When designing plants in a planter, try to include things that flow over the sides of the planter. It’s pretty. Add tall, bold focal points. One way to get vertical height in the difficult environment of a planter is to use tall ornamental grasses. They can be very dramatic.

Plan on replacing the plant material in a planter often. It is not a natural situation for plant material. The reflected heat on the sides of planters dries out the root system and the reflected heat from the planter material is harsh. The soil dries out very quickly and can require supplemental waterings as often as three times a day during the hottest days of summer.

Well-maintained planters can be very effective in retail shopping areas, where pedestrians can view their beauty at eye level. They are a hassle, but worth it. They make people want to spend money. They also provide a connection for people with nature and beauty. In urban areas, it may be the only vegetation some people see during the day.


irrigation design basicsIrrigation is not an essential part of a landscape. You don’t have to irrigate a landscape. Your good plant choices and proper timing for planting will help the plants do alright without irrigation. Irrigation is for landscapes where you want a higher level of quality. Plants love having a reliable source of water. The amount of irrigation you need is dependent on what level of plant quality you are willing to accept.

Compromise is an important word for irrigation design. A perfect design provides even, head-to-head coverage. Good irrigation design, though, reduces that coverage by omitting heads in low-moisture requirement zones like mulched beds under trees and along the edges of buildings.  Check your design to see if there are ribbons of landscape that can make do with a row of heads on only one side. Narrow strips of land between a sidewalk and a curb can be planted in a drought-tolerant grass and may need no irrigation at all. On steep slopes, consider running a line of heads at the top of the hill and allow the water to run down the slope. This can provide adequate coverage all the way to the bottom. Adequate is acceptable in many circumstances. Consolidate high-moisture requiring plants and irrigate only what has high needs.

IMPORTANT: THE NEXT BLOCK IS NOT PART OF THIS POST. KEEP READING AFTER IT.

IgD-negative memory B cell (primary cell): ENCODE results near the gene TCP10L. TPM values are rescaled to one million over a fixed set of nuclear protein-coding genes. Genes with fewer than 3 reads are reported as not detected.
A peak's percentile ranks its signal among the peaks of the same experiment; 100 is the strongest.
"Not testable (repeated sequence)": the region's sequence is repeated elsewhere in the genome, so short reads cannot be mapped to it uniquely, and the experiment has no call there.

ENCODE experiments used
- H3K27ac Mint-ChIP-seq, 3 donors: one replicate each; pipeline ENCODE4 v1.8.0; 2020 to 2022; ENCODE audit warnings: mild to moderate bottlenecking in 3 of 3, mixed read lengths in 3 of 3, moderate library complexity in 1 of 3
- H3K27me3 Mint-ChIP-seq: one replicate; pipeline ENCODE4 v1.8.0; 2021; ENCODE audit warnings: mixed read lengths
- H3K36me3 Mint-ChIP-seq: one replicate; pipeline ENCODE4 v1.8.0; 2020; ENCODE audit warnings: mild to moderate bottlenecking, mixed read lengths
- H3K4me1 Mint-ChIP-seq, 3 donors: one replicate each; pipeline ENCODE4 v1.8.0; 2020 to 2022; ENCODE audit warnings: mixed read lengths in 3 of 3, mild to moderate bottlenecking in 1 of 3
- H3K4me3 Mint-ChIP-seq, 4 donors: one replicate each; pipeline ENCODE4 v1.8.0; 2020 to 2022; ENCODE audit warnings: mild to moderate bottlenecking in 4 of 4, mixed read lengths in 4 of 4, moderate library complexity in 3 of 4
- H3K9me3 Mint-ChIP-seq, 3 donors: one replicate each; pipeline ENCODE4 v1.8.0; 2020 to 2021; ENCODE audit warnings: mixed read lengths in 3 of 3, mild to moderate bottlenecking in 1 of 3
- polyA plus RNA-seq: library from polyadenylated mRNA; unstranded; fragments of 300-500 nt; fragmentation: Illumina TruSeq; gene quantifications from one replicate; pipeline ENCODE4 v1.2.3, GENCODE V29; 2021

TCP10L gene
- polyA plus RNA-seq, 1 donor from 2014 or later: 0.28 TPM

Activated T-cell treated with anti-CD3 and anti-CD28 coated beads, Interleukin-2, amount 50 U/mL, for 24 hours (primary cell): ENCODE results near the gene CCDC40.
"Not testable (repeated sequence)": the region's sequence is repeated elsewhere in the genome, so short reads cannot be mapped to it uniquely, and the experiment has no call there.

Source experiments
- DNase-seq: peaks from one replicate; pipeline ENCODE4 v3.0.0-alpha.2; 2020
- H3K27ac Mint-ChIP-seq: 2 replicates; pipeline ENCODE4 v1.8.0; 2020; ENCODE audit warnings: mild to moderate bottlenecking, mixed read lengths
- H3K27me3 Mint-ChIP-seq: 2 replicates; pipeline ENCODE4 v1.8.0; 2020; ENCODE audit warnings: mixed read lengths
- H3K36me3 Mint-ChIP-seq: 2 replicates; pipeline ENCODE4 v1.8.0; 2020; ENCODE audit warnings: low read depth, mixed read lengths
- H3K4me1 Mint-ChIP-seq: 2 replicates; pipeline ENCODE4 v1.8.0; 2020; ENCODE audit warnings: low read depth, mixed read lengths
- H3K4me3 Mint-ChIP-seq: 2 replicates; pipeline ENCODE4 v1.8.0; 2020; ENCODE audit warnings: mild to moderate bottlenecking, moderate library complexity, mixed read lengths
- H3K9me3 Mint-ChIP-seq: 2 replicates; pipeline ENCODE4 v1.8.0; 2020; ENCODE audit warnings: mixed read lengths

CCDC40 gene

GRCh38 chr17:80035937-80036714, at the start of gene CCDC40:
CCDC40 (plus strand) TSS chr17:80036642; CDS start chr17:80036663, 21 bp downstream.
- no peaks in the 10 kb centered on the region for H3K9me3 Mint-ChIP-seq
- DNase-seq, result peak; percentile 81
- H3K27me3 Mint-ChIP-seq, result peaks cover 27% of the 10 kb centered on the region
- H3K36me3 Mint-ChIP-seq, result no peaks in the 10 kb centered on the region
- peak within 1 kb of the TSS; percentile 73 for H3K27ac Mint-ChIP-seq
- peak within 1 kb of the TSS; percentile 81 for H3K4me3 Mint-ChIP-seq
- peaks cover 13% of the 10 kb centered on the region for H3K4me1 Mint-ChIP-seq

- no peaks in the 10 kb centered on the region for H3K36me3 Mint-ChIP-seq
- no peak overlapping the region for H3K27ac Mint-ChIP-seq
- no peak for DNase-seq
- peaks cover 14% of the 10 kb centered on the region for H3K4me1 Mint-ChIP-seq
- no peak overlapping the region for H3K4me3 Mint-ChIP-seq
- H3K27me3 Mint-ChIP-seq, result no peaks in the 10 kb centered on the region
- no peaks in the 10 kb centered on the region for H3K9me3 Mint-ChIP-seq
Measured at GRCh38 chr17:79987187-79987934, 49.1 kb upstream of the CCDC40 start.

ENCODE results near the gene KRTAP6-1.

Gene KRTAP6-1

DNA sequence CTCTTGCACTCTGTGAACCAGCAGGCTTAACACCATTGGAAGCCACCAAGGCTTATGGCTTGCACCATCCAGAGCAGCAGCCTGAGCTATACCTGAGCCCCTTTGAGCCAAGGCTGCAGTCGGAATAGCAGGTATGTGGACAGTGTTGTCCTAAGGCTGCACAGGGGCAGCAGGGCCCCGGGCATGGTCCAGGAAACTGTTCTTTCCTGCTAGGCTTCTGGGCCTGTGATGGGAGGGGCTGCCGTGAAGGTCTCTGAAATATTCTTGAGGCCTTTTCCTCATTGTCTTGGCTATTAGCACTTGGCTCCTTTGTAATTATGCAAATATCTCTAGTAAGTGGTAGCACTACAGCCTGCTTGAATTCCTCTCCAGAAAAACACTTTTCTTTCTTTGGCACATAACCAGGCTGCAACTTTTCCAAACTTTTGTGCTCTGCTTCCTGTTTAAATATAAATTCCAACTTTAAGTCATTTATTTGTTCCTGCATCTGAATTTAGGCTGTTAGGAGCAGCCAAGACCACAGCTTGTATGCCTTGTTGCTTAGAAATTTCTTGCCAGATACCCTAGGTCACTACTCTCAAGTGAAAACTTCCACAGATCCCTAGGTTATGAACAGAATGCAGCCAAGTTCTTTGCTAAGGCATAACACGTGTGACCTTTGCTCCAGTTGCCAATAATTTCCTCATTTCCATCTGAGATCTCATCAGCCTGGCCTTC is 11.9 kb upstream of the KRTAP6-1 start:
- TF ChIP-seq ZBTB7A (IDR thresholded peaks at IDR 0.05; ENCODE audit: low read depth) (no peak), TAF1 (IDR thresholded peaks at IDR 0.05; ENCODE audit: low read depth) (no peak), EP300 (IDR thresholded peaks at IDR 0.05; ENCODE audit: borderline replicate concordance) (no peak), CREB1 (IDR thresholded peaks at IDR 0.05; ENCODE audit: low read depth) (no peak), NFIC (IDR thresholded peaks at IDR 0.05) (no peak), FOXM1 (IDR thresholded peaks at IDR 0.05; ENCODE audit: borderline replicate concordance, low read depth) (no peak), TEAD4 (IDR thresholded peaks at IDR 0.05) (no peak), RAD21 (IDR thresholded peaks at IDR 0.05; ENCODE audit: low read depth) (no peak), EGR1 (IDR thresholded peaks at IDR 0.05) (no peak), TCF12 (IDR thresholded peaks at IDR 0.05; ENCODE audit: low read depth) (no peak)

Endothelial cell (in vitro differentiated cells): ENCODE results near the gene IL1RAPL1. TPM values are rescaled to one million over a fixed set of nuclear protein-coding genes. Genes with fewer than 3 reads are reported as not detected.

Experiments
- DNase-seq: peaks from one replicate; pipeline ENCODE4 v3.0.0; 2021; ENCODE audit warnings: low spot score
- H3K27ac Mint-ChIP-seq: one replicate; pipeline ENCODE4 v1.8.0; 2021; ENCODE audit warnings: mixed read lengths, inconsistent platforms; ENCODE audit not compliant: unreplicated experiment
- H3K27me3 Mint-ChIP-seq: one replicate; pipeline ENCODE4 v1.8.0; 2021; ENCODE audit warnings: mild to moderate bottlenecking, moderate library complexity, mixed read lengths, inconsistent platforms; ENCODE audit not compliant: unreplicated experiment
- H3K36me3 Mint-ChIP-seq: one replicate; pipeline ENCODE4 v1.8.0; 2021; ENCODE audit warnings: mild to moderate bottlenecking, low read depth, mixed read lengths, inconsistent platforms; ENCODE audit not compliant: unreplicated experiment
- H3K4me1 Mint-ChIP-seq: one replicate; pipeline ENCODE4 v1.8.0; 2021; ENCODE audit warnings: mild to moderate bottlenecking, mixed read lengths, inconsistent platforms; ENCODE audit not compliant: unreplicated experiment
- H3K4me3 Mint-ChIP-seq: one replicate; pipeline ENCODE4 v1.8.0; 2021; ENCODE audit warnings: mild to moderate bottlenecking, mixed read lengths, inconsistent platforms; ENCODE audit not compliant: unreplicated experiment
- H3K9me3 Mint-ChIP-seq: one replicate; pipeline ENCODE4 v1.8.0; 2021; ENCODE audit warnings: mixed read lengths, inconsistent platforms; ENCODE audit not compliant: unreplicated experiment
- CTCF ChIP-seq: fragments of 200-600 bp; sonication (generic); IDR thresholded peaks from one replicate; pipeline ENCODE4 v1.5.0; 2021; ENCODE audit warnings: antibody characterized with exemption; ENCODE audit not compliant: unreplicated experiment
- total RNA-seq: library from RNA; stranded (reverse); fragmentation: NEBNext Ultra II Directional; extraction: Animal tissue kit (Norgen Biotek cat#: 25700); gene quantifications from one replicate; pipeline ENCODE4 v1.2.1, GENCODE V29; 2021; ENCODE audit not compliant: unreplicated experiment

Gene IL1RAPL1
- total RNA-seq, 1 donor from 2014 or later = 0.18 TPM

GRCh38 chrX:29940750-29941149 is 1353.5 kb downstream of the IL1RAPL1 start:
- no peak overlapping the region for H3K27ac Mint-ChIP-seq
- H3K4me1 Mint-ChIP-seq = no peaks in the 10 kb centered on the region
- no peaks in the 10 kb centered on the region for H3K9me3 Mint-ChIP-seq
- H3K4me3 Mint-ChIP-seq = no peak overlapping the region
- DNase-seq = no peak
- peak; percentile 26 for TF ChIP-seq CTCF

You need to design with compromises because some zones in the landscape are difficult to access or the plant material is not worth the extra cost. On public projects, irrigation may not be allowed. The budget may be limited. Irrigation systems deteriorate. Without regular maintenance, an irrigation system might last only a couple of years before leaking and damage cause it to be turned off permanently. Your

Good Pruning Requires An Aesthetic Reference for Quality

Being Raised Right

This is what the tree looked like before.

pruning mistakes

















This is what it looked like after it was pruned.

pruning mistakes

Some people might say, “There’s no accounting for taste.” I don’t agree. This obvious pruning tragedy was a result of a missing aesthetic reference for quality. If you were never taught what is beautiful, you won’t be able to recognize beauty or appreciate it enough to preserve it.

Contractors can be taught. A maintenance work plan must be specific about how work should be accomplished. It must be specific about the consequences of non-compliance, and who will be responsible for monitoring the work. Follow through with punitive fees for not following clear maintenance specifications.